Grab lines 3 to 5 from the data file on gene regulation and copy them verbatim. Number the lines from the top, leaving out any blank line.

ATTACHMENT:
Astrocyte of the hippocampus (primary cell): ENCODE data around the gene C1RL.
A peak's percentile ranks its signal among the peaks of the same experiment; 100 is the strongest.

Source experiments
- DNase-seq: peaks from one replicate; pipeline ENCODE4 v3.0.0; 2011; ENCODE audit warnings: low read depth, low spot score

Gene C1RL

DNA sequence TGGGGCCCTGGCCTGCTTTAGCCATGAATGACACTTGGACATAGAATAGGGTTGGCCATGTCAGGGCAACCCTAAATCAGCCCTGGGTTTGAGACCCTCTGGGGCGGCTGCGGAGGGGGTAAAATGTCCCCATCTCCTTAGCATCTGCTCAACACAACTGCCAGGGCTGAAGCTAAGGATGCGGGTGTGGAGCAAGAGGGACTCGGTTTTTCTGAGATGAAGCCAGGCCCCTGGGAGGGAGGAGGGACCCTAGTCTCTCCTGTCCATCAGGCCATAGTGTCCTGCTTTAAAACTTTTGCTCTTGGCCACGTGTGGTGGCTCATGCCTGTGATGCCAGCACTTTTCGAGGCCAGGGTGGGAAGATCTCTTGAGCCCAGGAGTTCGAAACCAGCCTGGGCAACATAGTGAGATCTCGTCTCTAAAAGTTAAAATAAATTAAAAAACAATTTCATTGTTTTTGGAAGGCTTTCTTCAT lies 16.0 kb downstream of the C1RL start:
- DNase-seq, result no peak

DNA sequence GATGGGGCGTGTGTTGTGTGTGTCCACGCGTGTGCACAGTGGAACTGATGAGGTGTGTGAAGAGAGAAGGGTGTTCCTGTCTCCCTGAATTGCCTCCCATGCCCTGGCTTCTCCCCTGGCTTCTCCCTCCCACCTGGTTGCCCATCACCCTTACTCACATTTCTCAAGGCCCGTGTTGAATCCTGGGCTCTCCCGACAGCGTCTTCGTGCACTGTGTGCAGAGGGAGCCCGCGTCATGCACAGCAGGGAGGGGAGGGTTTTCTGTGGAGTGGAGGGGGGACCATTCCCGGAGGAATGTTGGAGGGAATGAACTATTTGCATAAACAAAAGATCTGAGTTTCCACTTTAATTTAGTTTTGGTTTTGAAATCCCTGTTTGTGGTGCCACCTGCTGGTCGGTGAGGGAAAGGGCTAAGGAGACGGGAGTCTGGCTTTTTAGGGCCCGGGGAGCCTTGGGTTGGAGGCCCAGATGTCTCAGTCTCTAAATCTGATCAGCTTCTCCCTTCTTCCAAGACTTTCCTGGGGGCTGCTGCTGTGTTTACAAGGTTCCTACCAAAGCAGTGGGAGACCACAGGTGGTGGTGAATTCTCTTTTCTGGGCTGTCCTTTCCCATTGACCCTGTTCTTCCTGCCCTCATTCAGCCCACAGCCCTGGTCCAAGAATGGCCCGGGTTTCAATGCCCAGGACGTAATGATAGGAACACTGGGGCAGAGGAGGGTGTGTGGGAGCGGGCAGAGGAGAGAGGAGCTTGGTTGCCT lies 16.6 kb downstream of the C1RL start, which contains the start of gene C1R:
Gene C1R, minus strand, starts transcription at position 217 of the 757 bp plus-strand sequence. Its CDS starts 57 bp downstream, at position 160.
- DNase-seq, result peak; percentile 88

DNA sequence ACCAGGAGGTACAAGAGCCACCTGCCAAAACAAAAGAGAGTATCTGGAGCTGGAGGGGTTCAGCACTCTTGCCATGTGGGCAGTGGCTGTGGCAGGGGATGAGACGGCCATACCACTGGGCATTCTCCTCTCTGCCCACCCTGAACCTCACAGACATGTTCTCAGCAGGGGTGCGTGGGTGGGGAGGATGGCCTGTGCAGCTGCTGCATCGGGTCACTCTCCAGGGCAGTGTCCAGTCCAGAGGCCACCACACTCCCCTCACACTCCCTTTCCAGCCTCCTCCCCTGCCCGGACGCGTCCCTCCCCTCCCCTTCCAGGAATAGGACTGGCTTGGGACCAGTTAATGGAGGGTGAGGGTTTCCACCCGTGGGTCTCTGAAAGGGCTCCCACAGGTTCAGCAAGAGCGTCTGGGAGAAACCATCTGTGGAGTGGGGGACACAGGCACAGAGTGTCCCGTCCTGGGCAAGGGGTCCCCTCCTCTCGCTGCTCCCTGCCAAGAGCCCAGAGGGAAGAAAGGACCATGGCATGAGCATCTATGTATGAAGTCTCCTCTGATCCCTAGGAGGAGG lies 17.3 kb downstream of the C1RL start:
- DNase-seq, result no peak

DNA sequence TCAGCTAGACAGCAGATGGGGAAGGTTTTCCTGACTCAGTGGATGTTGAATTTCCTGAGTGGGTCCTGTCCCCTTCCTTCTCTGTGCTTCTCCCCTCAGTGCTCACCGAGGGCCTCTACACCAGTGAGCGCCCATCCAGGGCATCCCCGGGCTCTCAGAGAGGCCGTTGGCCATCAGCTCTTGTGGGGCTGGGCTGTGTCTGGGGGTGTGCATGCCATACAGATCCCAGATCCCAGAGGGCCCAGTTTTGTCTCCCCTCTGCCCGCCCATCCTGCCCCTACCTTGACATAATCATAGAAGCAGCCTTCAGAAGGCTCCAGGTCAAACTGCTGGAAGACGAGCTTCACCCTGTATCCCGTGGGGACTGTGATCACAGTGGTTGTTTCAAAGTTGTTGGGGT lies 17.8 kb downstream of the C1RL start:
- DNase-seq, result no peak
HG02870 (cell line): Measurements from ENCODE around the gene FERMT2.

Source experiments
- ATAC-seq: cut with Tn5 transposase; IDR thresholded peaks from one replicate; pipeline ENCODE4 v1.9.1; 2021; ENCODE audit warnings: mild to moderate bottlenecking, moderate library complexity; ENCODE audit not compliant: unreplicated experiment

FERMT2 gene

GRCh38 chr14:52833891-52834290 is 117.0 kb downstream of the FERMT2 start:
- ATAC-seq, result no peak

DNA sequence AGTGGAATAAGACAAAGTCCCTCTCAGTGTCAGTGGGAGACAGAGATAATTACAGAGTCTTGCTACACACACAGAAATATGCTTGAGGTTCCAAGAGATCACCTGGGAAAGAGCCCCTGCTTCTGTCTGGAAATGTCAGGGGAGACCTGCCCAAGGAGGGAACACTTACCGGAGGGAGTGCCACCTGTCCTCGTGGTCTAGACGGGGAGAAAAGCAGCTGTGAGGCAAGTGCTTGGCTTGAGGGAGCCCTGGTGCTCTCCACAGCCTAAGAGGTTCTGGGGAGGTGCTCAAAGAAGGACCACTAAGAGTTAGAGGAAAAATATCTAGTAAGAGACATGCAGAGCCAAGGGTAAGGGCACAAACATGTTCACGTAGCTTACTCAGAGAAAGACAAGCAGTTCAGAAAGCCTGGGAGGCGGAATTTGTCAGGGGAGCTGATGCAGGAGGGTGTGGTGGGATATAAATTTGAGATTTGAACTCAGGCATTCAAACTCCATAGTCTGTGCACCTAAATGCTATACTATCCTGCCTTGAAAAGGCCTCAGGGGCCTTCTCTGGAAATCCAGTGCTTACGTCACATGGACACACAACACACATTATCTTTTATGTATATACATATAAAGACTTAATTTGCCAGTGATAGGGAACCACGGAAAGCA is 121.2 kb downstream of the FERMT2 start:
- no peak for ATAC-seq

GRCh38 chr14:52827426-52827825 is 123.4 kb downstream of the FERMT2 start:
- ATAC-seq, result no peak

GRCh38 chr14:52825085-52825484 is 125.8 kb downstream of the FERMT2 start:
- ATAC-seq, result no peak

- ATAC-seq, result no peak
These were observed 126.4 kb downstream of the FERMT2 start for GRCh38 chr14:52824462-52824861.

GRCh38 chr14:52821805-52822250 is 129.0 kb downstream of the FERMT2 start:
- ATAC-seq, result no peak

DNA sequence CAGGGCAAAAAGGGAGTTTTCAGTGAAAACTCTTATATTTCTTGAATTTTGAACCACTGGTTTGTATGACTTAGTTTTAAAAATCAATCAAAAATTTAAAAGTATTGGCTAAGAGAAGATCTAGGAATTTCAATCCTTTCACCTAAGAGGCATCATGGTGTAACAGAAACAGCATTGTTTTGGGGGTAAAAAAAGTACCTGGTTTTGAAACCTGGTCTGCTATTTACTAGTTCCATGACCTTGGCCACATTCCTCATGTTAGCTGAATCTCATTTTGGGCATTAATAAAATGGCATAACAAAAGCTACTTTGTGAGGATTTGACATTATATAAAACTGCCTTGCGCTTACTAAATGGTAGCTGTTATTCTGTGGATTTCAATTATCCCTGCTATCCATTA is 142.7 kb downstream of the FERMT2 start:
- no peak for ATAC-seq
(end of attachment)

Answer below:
Source experiments
- DNase-seq: peaks from one replicate; pipeline ENCODE4 v3.0.0; 2011; ENCODE audit warnings: low read depth, low spot score

Gene C1RL